He is also a member of the Congregation for Divine Worship and the Discipline of the Sacraments, the Congregation for Catholic Education, the Congregation for the Clergy, the Pontifical Council for Culture, the Pontifical Committee for International Eucharistic Congresses and the Congregation for the Doctrine of the Faith These memberships are for five years and are renewable. Being resident in Rome, he is invited to attend not only the plenary meetings of those departments, which in principle are held every year, but also the ordinary meetings. He takes part in the (generally annual) meetings of these bodies, held in Rome. He is also a member of the Council of Cardinals for the Study of Organizational and Economic Affairs of the Holy See. On 5 January 2011 he was appointed among the first members of the newly created Pontifical Council for the Promotion of the New Evangelisation. On 29 January 2011, Cardinal Ouellet was appointed by Pope Benedict XVI as a member of Secretariat of State (second section) On 6 April 2011, Cardinal Ouellet was named a member of the Pontifical Council for Legislative Texts by Pope Benedict. On 7 March 2012 he was appointed a member of the Congregation for the Oriental Churches.
On February 19, 2014 he was confirmed as member of the Congregation for the Oriental Churches by Pope Francis until the expiration of his current five year term.
Christian roots of Europe
In February 2011 Cardinal Ouellet said that the relativisation of the Bible, which denies the value of the Word of God, constitutes a genuine crisis that is both external and internal to the Church. He said "In the last decades, a profound crisis is shaking the foundations of European culture. A new raison d'etat imposes its law and tries to relegate the Christian roots of Europe to a secondary plane. It would seem that, in the name of secularism, the Bible must be relativised, to be dissolved in a religious pluralism and disappear as a normative cultural reference."
Interpretations of the Second Vatican Council
Ouellet believes that many Catholics interpreted the teachings of the Second Vatican Council in far too liberal a way and by doing so disconnected from the core of their faith. Relativism led to priests abandoning celibacy, a drop in proper religious education, and a general infusion of leftist politics – all of which was not the intention of the council. Ouellet stated: “After the council, the sense of mission was replaced by the idea of dialogue. That we should dialogue with other faiths and not attempt to bring them the Gospels, to convert. Since then, relativism has been developing more broadly.”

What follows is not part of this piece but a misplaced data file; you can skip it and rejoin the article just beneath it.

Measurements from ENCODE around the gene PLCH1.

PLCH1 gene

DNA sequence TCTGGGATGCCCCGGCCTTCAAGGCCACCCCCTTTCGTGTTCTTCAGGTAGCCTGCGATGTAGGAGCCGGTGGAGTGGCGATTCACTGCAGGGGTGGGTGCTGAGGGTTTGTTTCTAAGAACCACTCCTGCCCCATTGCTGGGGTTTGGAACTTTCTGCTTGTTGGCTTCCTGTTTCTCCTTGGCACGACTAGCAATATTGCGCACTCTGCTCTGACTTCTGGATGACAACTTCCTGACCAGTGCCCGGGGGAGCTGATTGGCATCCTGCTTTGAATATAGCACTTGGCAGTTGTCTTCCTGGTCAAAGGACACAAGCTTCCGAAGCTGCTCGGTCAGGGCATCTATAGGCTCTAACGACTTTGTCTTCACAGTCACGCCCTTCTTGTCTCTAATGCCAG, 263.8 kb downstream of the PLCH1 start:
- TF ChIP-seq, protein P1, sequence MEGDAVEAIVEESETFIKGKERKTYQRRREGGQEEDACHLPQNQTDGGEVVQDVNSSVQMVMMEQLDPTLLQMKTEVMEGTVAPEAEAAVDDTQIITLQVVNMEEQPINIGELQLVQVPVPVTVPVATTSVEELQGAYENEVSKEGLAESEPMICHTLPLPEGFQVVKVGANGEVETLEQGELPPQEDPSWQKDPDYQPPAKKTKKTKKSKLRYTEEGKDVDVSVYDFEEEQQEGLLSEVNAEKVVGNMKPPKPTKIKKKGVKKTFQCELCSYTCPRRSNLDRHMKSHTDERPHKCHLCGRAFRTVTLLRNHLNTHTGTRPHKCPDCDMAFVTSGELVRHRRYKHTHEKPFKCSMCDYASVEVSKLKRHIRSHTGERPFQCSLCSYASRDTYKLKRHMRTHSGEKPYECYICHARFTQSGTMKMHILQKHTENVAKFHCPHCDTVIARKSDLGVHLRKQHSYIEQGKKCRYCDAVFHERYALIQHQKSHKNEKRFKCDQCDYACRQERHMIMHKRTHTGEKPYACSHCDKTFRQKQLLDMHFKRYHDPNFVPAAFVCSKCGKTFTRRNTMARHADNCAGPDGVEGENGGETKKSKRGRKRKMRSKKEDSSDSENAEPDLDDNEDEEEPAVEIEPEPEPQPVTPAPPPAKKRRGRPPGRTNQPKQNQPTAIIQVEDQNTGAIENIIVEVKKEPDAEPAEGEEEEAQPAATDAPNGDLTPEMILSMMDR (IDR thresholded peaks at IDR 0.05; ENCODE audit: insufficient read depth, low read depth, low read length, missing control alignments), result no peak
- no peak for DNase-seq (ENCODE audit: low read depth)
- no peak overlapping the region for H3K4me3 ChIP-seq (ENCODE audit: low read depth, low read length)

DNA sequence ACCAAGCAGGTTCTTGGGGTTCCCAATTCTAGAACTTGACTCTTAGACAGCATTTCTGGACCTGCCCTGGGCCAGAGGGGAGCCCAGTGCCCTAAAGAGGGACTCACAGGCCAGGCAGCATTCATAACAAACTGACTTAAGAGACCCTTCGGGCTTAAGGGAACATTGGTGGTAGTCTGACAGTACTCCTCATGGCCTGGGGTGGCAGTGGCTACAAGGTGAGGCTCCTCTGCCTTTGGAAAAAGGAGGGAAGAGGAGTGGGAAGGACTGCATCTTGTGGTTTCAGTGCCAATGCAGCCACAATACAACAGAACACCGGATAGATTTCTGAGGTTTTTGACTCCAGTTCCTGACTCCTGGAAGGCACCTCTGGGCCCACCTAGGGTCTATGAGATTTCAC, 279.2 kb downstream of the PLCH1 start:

A report by the National Catholic Reporter anticipating the 2005 papal election placed Ouellet among twenty papal possibilities. "[P]eople who have worked with Ouellet," said the report, "describe him as friendly, humble and flexible, and a man not so captive to his own intellectual system as to make him incapable of listening to others."
Ouellet was sharply critical of the Ethics and religious culture course of the Quebec education ministry, saying that it relativized the role of faith within the realm of religion and culture.
Ouellet has stated the Catholic Church is persecuted in contemporary secular Quebec for telling the truth.
In a letter published in Quebec French-language newspapers on 21 November 2007, Cardinal Ouellet publicly apologized for what he described as past "errors" of the Roman Catholic Church in Quebec. Among the errors he wrote about were attitudes, prior to 1960, which promoted "anti-Semitism, racism, indifference to First Nations and discrimination against women and homosexuals."
One of Ouellet's predecessors, Jean-Marie-Rodrigue Villeneuve, who served as Archbishop of Quebec from 1931 to 1947, was opposed to freedom of the press, of thought, and of religion, and believed that granting women the right to vote would have ruinous effects on family unity and paternal authority. Villeneuve also viewed wearing shorts as an offense to Christian decency.
Ouellet stated that his letter was written in response to the public reaction to the statement he submitted to the Bouchard-Taylor Commission, and that it was inspired by a similar letter issued in 2000 by Pope John Paul II.
In May 2010 Ouellet stood by his comments that abortion is unjustifiable, even in the case of rape, and urged the federal government to help pregnant women keep their child. He said that "Governments are funding clinics for abortion. I would like equity for organizations that are defending also life. If we have equity in funding those instances to help women I think we would make lots of progress in Canada".